FamHist Blog

Family History Research Hints and Tips

GPS and Lost Graves

I’ve visited the grave of my great grandfather a number of times over the years.  It was usually covered with Memorial Day flowers as were most of the graves in the cemetery.   It is a memory of a sea of color and fragrant smells – folks greeting each other, pointing to headstones and markers – a reunion of sorts.

In the last decade, mylar windmills, balloons and plastic blossoms have almost overwhelmed the iris, peonies, babies breath and snowball floral tributes left by us older folks.  There seem to be fewer of us visiting the burial locations of our families now.   There are too many big boy toys, outing distractions and to some degree, lack of respect for our lineage that has become associated with Memorial Day in recent years.

I try to show our grandchildren where their ancestors are buried with pilgrimages to the cemetery every year or so hoping they will retain the ancestral memories after I’m gone or can’t remember them myself in some future day.

Apparently that future day is arriving even as I write this note.  I couldn’t find my great grandfather’s grave this year.  I couldn’t find my aunt’s grave.

There are only 20,000+ burials in the cemetery where their bodies reside and the old parts really haven’t changed that much but apparently someone moved their graves during the past couple of years.

At first I chuckled.  Then I frowned and visually searched for the familiar landmarks that I’ve known since my youth.  Finding some of them, I tried to triangulate and ‘walk to the graves’ like I’d done as a young man.   That didn’t work.  Someone really had moved the graves!

Apparently, the only thing that had moved were a few synaptic links in my brain because after an hour of walking up and down row after row of markers, I finally found the headstones.  I enjoyed reading the markers during my walk but had other graves to visit, clean and photograph that day.

I’ve visited the graves of my ancestors in Plymouth, Massachusetts several times, but during the last visit, I couldn’t walk right to the ones that “I was sure of”.  When have you fly across country to visit a cemetery, ‘wasting’ time to find a grave that you knew you can ‘walk to in my sleep’ but can’t find any longer is an expensive and frustrating exercise.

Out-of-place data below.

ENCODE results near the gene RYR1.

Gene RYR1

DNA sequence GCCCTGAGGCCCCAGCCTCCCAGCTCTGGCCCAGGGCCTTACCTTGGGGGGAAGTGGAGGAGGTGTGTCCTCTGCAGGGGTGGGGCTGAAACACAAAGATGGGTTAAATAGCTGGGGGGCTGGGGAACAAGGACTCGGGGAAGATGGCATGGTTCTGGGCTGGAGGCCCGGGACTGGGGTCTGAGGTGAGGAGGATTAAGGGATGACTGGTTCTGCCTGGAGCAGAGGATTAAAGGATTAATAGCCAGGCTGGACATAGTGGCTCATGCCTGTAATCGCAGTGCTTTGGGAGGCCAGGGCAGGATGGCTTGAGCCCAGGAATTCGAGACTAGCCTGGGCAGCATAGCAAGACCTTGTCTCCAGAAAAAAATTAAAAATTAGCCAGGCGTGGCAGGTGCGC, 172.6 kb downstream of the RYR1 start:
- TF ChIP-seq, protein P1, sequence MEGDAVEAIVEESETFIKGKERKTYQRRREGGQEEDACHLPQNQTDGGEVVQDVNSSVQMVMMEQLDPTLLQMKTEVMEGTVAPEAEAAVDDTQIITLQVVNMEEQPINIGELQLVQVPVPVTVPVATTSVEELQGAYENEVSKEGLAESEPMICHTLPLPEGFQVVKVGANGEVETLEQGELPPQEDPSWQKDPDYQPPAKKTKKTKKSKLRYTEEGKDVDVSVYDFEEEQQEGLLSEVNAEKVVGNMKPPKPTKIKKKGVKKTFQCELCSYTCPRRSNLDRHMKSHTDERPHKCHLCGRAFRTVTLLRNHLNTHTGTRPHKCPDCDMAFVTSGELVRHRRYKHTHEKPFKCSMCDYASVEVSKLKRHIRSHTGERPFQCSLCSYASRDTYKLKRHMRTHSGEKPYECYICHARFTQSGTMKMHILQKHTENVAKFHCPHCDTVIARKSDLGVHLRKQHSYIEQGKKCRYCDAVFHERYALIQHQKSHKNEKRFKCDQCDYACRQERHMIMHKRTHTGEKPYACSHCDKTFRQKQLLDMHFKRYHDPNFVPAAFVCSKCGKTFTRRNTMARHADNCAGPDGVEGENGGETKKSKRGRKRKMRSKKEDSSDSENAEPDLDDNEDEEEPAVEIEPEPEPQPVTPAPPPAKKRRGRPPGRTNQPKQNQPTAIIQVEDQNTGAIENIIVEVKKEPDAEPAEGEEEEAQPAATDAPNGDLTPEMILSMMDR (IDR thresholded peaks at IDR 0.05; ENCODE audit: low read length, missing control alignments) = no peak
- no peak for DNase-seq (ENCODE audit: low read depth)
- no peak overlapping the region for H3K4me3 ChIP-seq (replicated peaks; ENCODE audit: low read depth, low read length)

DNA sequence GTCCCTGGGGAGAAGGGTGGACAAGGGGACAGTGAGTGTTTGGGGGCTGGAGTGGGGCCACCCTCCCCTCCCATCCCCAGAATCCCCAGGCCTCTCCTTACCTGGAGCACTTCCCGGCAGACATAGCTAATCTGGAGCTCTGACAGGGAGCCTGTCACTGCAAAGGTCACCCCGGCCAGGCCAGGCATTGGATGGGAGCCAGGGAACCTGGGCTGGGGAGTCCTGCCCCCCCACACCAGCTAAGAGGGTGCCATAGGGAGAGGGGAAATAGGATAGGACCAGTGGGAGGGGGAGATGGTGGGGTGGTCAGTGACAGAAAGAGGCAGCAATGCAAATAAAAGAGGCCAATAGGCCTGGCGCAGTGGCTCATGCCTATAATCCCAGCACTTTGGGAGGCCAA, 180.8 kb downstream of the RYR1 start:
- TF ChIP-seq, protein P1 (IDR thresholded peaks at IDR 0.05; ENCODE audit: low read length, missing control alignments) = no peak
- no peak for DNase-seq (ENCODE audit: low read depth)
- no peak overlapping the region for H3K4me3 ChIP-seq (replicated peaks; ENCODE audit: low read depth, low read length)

Could it be that I’ve now been to so many cemeteries in so many locations that they are starting to merge in to a blended picture in my memory?  Probably so.  Have I lost synaptic connections?  Probably so.  Hence, I purchased a GPS specifically for my traveling genealogy kit.

gps-display Now when I visit a cemetery, any cemetery, I record the lat / long coordinates of the headstones of my ancestors.  That data is entered in my database directly tied to their burial data.  Yes, I know that my commercial GPS handheld is only accurate to 14 feet or so of the real spot I’m standing on, even if it has acquired eight or more satellites, but, that means that I should only have to walk a maximum of 28 feet in any direction to find the grave in the future if I can’t ‘walk to it in my sleep’ that day.  I can do that in short order.

I record the information on Find-a-grave, Names In Stone, Picasa, Panoramio, my own genealogy sites and other websites when I post headstone photos on them as well.  Maybe the information will help someone else in the future.  Additionally, I can use my web enabled cell phone to look at those sites and remind me where the graves are located in future visits.

One thing is certain.  I will continue to visit more and more cemeteries in the future.  The blended memory picture of them in my mind will continue to meld into an even more generic image as time goes on.  I’ll probably forget how to exactly walk to even more of the graves too.

I won’t be alone.  You’re all walking down the same path with me.  Some of you are ahead of me.  Some of you are behind but if you love to visit cemeteries like I do, you are right on track to arrive at the same destination eventually.   If you haven’t purchased a GPS handheld or have the software in your iPhone or other device, you might as well put one on your ‘stuff I want list’ so your family and friends will know what to get you for Christmas, birthday or graduation.

Once you start documenting the exact location of graves, you’ll find that it adds to the fun of cemetery visits and you too will be able to find your great grandfathers grave in the future.

Advertisements

17 June 2009 Posted by | Cemetery, GPS, Headstones, Photos | , , , , | Leave a comment

Christmas in April

Christmas came to our house on Apr 30th this year.  Years ago, I saw the diary of my great grandfather, David Lewis Drew, in Copperopolis, California.  One of my older distant cousins had it in his possession.  He allowed me to take one photo of it and then sent me on my way.  When I developed the film, none of the photos on it were any good.  The film stock was bad from the factory.